Rest in peace IYee.  We will miss you so much.

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Postcards of Argentina (Part 2)

We were so impressed by the multi-colored mountains near Humahuaca in Northern Argentina.  More than 4000 feet above sea level!

We were so impressed by the multi-colored mountains near Humahuaca in Northern Argentina. More than 4000 feet above sea level!

We were in Argentina to celebrate our 2nd year anniversary and I felt really blessed to be in such an amazing country with my hubby.  On our actual anniversary date (Aug 30), we took tango lessons!  How fun…and awkward as we tried to master a few steps in a 90-minute lesson.  It was great fun!

Another highlight of the trip was traveling north to Humahuaca (5 hours north of Salta) to see these beautiful multi-colored mountains, slowly erroded over thousands of years.   Pretty impressive.

We loved our time in Argentina with the architecture in Buenos Aires reflecting its European roots. The locals were always so generous and friendly, and the markets were alive with handicrafts and odd trinkets like knives with an eagle claw as a handle.  After visiting the northeast and northwest as well as Buenos Aires, we hope to be back one day perhaps to travel south to Patagonia to visit the penguins.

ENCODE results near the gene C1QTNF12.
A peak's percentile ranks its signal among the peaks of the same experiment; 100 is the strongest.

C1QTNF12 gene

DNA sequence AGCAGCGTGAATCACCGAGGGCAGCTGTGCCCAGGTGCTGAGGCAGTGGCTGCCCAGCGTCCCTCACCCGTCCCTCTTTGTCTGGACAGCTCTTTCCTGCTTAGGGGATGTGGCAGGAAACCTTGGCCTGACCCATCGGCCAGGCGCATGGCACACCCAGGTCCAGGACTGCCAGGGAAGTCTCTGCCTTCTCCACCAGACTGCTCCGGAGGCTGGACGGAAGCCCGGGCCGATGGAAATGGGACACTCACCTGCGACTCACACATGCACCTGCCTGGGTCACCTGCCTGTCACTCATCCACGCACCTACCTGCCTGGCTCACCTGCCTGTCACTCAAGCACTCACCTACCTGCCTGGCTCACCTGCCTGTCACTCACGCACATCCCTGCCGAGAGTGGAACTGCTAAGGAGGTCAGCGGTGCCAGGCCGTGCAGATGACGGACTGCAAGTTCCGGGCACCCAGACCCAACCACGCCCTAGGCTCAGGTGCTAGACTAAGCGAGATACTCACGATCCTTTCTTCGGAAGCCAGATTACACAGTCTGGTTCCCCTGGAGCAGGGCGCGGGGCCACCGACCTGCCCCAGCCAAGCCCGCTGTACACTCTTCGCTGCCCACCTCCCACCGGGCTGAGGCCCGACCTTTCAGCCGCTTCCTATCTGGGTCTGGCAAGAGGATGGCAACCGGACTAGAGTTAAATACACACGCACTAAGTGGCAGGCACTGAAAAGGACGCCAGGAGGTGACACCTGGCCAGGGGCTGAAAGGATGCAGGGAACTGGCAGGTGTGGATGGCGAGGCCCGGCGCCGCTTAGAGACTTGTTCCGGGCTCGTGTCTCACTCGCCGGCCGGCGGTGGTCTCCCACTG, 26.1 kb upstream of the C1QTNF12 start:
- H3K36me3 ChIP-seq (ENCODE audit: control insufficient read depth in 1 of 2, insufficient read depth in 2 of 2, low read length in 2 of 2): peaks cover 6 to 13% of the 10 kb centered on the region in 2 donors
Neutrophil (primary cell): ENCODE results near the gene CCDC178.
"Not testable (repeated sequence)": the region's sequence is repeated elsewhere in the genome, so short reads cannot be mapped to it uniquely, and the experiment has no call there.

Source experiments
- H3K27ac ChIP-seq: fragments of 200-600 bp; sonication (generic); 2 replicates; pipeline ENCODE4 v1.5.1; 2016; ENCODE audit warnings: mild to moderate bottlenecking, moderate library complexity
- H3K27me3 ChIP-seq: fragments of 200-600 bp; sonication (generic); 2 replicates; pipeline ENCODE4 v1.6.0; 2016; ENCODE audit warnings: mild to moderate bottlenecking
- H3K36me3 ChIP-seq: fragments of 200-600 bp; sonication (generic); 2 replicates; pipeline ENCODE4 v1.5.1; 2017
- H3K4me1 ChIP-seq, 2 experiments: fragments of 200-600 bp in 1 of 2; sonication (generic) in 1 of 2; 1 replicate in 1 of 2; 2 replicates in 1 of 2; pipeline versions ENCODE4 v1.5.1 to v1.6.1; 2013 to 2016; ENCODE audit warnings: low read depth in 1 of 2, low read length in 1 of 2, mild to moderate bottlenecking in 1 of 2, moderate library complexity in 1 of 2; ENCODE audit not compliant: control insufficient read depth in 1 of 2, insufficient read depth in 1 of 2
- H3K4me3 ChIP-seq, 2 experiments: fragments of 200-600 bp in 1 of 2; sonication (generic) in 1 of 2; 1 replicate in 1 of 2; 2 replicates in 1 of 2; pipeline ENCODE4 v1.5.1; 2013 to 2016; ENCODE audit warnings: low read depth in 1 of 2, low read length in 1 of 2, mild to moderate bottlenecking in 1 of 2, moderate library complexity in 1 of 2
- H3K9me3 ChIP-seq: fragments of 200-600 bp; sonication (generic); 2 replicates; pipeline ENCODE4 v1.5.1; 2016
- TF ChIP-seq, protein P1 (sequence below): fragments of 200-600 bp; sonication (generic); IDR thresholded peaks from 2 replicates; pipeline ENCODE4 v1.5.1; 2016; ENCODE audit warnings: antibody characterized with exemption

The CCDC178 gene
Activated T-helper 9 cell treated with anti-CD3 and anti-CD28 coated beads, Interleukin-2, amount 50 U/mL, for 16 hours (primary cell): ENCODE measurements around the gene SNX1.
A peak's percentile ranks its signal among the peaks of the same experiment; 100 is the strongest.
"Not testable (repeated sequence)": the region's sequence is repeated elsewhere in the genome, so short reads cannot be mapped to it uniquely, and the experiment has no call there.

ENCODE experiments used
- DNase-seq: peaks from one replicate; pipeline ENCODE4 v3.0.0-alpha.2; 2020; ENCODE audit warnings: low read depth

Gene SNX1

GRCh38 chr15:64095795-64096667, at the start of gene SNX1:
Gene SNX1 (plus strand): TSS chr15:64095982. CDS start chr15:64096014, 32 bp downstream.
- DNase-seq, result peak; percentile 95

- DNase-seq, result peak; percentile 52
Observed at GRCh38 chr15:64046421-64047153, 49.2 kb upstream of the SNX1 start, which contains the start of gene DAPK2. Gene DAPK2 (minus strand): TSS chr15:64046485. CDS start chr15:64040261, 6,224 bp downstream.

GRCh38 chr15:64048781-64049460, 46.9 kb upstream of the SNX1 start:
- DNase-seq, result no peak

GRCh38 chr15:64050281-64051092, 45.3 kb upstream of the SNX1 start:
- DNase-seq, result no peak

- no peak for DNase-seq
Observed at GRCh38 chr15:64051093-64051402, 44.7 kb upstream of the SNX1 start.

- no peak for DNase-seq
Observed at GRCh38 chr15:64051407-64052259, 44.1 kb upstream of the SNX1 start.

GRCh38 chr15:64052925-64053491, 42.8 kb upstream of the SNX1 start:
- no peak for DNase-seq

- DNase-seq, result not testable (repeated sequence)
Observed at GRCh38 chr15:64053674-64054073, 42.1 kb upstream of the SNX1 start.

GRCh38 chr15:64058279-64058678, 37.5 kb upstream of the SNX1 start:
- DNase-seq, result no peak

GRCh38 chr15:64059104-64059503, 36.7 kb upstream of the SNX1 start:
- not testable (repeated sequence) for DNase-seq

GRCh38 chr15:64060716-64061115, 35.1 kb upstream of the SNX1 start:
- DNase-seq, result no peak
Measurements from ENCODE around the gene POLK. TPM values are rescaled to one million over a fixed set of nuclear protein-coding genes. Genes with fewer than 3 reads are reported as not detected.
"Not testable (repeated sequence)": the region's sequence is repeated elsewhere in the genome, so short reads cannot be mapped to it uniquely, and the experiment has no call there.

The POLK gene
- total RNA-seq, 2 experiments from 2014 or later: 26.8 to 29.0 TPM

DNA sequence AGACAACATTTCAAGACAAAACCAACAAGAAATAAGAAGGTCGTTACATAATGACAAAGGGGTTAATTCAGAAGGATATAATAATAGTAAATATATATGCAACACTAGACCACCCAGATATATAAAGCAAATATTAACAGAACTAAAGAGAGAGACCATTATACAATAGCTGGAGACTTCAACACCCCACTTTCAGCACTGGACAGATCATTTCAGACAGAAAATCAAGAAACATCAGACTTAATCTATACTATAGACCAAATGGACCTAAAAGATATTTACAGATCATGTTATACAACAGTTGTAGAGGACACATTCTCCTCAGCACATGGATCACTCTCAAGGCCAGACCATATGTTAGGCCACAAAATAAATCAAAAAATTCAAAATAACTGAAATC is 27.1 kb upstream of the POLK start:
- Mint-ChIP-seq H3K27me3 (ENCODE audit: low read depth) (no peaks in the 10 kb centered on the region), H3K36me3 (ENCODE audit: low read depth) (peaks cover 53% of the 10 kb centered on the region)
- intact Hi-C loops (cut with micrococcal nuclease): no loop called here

Tango lessons from the professionals!

Tango lessons from the professionals!

We got the hang of it after a while...

We got the hang of it after a while…

Overlooking the city of Salta (Northern Argentina)

Overlooking the city of Salta (Northern Argentina)

Street vendor at bus station (Humahuaca, Northern Argentina)

Street vendor at bus station (Humahuaca, Northern Argentina)

Llama-embroidered hot water bottle as a welcome sight for our beds at night.  Temperature dropped to almost freezing in the Andes Mountains where we were

Llama-embroidered hot water bottle as a welcome sight for our beds at night. Temperature dropped to almost freezing in the Andes Mountains where we were

Empanadas and lemonade seemed to be our daily lunch routine

Empanadas and lemonade seemed to be our daily lunch routine